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After a quick visit to the Coral Executive Lounge in Phuket International Airport, we made our way down to gate 84, where we waited for about 30 minutes to board our upcoming flight to Denpasar, via Kuala Lumpur. Malaysia Airlines notoriously schedules boarding times way too early (an hour before departure), so we tried to plan for it and still got to our gate much too soon.
Award space on Malaysia Airlines for this particular route (HKT –> KUL –> DPS) is pretty easy to find through British Airways and was wide open for the dates we traveled.
This itinerary only set us back 17,000 Avios (6,000 and 11,000 Avios per leg) for Economy Class. Malaysia Airlines operates a 737-800 on both legs of this route, so we didn’t care to splurge for Business Class for 34,500 Avios.
After muscling our way onto a bus, we were dropped off on the Tarmac beside our Boeing 737-800, and queued for boarding through the front boarding doors.
The photo above would have you believe the flight was packed, but it was actually quite the contrary. I’m just of the mindset that no amount of pushing and clawing will get me to my destination quicker than anyone else — so I prefer to let others fight it out while I take photos. Plus, I was in no rush to experience Malaysia Airlines Economy Class again.
Of course, since our leg from Phuket to Kuala Lumpur was virtually empty, it made for great aircraft photos. The cabin crew very kindly allowed me to snag a few pictures while they cleaned the cabin.
The 737-800 features a 2-2 First Class seat configuration and 3-3 Economy Class configuration. Main cabin seats are 17″ wide and offer about 30″ of seat pitch. A little tight, but armrests along the aisle can be lifted using the “secret” lever on the underside near the hinge, which might be a good reason to select an aisle seat.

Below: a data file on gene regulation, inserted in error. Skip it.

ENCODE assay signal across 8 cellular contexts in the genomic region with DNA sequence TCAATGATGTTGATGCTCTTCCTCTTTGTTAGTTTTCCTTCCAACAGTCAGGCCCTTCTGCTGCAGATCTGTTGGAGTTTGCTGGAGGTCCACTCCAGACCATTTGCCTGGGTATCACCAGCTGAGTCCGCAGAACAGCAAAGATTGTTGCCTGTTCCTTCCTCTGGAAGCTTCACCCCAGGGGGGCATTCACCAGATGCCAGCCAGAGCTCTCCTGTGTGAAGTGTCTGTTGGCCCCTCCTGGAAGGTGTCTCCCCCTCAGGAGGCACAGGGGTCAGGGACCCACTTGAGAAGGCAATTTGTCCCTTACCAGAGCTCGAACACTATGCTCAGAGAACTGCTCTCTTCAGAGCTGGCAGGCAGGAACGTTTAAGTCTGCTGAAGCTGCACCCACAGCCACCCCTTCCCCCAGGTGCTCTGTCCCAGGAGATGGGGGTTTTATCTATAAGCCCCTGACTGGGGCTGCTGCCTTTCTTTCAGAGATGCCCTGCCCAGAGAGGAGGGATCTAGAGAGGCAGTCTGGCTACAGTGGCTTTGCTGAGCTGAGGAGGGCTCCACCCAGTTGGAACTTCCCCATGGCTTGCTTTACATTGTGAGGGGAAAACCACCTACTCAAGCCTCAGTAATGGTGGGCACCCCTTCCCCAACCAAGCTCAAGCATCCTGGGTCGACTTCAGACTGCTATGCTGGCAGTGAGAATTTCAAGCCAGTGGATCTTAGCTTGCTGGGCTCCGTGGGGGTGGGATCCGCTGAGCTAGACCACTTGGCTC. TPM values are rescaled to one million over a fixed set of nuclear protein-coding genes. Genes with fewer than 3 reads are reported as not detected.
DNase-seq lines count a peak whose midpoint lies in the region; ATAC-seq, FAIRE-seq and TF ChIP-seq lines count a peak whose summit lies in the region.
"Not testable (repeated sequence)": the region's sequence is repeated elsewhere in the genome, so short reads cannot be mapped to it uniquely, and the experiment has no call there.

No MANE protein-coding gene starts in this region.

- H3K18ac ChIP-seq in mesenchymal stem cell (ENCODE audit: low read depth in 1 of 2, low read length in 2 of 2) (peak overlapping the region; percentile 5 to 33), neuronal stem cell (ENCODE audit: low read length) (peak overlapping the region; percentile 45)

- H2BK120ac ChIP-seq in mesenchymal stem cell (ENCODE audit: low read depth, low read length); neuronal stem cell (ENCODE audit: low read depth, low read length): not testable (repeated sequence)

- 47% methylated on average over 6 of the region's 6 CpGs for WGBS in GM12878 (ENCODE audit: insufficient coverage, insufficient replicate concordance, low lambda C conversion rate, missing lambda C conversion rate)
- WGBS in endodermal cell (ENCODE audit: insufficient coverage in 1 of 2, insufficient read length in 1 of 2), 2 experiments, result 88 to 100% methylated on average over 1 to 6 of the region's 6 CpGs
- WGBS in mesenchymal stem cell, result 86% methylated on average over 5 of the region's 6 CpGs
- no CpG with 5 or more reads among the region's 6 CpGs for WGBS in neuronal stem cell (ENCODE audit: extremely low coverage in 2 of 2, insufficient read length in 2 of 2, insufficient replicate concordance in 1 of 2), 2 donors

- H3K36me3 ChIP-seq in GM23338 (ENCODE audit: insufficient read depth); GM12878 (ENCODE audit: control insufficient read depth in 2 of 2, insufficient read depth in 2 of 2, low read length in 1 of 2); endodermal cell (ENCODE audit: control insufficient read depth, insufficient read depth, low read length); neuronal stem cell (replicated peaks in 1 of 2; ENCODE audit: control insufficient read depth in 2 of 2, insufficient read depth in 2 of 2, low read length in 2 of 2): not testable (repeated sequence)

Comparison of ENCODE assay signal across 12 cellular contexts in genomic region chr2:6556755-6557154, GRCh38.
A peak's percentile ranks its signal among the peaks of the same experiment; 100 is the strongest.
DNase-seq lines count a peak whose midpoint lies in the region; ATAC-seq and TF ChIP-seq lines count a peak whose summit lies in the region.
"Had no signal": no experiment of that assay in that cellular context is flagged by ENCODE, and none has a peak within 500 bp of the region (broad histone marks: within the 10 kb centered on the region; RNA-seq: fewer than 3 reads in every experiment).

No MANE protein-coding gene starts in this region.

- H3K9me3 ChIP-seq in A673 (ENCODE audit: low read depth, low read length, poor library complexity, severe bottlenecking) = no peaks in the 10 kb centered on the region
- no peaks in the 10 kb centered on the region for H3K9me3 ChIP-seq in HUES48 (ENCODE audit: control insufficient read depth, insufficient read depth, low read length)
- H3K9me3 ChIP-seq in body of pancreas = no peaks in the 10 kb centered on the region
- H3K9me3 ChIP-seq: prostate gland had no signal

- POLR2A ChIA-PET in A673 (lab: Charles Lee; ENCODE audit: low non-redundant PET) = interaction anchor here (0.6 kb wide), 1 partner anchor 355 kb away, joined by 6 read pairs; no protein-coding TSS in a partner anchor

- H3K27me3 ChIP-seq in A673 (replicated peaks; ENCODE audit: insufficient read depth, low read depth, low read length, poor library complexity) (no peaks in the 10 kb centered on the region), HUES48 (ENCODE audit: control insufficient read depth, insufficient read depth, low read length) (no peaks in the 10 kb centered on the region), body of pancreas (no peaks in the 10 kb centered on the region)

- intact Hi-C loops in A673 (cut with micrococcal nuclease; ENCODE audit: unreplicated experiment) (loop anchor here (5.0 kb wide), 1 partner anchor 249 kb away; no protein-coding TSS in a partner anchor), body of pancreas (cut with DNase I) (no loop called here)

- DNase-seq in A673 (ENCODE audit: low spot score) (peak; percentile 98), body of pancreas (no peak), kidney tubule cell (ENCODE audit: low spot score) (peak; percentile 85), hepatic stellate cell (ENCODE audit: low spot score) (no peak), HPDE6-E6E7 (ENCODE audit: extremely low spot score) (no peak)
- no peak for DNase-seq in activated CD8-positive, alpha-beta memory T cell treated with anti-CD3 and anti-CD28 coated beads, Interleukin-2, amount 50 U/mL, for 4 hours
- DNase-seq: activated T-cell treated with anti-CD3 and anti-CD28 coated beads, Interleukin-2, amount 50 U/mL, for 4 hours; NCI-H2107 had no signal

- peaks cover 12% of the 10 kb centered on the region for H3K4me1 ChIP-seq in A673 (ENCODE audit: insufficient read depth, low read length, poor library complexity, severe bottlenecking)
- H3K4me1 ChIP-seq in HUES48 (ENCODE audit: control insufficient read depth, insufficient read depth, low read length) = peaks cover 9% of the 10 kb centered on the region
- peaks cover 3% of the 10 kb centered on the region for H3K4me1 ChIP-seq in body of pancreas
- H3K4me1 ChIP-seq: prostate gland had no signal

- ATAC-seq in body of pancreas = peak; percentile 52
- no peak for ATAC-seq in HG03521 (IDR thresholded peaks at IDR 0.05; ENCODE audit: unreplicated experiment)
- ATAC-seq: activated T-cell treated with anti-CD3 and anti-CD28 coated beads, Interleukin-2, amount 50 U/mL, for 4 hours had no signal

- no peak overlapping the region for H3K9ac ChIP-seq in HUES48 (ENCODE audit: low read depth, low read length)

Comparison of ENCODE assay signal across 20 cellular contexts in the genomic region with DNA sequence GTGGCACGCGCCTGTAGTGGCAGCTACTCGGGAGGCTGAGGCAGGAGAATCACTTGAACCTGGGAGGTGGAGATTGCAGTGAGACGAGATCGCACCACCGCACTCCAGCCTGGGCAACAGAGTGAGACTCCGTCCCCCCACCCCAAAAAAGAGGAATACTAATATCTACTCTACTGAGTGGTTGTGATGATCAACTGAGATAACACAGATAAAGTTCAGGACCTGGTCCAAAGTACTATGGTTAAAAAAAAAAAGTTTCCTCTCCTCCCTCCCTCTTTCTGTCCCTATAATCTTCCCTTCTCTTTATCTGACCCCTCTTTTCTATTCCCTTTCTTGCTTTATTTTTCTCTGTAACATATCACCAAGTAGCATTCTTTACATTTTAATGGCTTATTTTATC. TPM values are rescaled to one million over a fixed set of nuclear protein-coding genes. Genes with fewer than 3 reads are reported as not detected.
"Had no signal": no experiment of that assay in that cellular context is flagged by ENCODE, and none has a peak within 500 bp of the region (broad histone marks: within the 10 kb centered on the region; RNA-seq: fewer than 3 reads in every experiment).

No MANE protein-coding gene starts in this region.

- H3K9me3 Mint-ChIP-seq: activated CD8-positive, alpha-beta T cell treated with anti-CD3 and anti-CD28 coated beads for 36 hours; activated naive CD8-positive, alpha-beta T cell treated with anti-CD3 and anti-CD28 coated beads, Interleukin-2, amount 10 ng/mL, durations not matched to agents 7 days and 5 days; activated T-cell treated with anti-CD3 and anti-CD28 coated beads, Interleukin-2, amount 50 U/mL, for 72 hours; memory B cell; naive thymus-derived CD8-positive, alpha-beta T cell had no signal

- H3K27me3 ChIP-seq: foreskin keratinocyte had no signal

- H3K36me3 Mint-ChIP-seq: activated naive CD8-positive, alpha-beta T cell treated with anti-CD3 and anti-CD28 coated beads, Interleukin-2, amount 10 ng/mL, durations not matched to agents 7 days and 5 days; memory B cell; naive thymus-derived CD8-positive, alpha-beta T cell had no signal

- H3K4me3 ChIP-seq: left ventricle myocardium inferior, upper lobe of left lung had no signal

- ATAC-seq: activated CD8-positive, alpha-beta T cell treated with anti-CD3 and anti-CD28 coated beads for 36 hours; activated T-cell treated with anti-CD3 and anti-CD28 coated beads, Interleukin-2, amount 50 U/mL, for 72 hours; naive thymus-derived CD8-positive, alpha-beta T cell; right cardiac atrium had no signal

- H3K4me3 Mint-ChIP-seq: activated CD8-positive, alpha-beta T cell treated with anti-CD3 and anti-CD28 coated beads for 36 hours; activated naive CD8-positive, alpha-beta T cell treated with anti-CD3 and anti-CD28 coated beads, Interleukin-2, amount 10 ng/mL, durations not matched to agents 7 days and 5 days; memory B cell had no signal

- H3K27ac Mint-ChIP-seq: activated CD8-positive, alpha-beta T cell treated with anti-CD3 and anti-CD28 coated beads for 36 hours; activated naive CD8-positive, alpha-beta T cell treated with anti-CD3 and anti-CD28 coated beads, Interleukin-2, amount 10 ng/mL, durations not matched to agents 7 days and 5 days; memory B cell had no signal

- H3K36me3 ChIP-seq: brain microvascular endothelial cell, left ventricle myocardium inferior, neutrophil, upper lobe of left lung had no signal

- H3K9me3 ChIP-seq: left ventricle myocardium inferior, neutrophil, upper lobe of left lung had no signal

Advanced seating can be purchased, but after seeing how empty the flight was on expertflyer, we thought better of it. However, exit row seats can be purchased for about $10, which is pretty affordable — or free if you put it against the $300 travel credit on your Ritz-Carlton Card.
After a very quick boarding process, the boarding doors were closed. Flight time would be under 80 minutes, and the pilot let us know that we’d briefly hit a cruising altitude of 23,000 feet before beginning our descent into Kuala Lumpur.
Conveniently, our quick hop from HKT to KUL featured a short meal service which was unexpected. Shortly after takeoff, we were offered a tuna fish sandwich or chicken sandwich, in addition to salted peanuts and water. The chicken with peanut sauce was actually quite good.
For comparison, our leg from KUL to DPS on MH853 was under 3 hours and featured even better meal service. We didn’t think we’d be fed at all, yet ended up getting two meals!
Impressively, seat-backs also included personal IFE, with a retractable remote located immediately under the screen next to a USB port. My remote was jammed in so tight that I couldn’t get it out, but fortunately the IFE is touch-screen, and it didn’t bother me enough to find another empty seat.
There was also one really neat IFE feature that I’ve never seen — or maybe I’ve just never noticed — on any other airline, called PIP (Picture-In-Picture) Mode.
PIP Mode allows you to continue watching a movie while navigating the IFE menu. I think that’s a pretty cool feature when you’re not sure what to watch or are ready to queue up your next movie. I was able to watch the second half of the Lion King (the kid inside me needed to finish it, despite the butchered soundtrack).
We eventually touched down and were pleased to discover we would get our own jet bridge for deplaning.
Once off the plane, we made our way to the Plaza Premium Satellite lounge in the KLIA1 Terminal for a short layover, before connecting onwards to DPS.
Overall, we really enjoyed this Economy Class flight to Kuala Lumpur on Malaysia Airlines, and were glad we didn’t bite on Business Class. Having seat-back IFE, USB ports, and meal service on an empty flight made it a pretty enjoyable way to travel in coach. In fact, this was probably one of our best experiences ever flying in Economy Class.
I will note, however, that this first leg was much better than the second from KUL to DPS, since the latter did not have IFE or USB ports/outlets, and was a much fuller flight. There’s nothing particularly exciting about back-to-back Malaysia Airlines flights in Economy onboard the 737-800, so we’ll save that review for another time (or maybe never).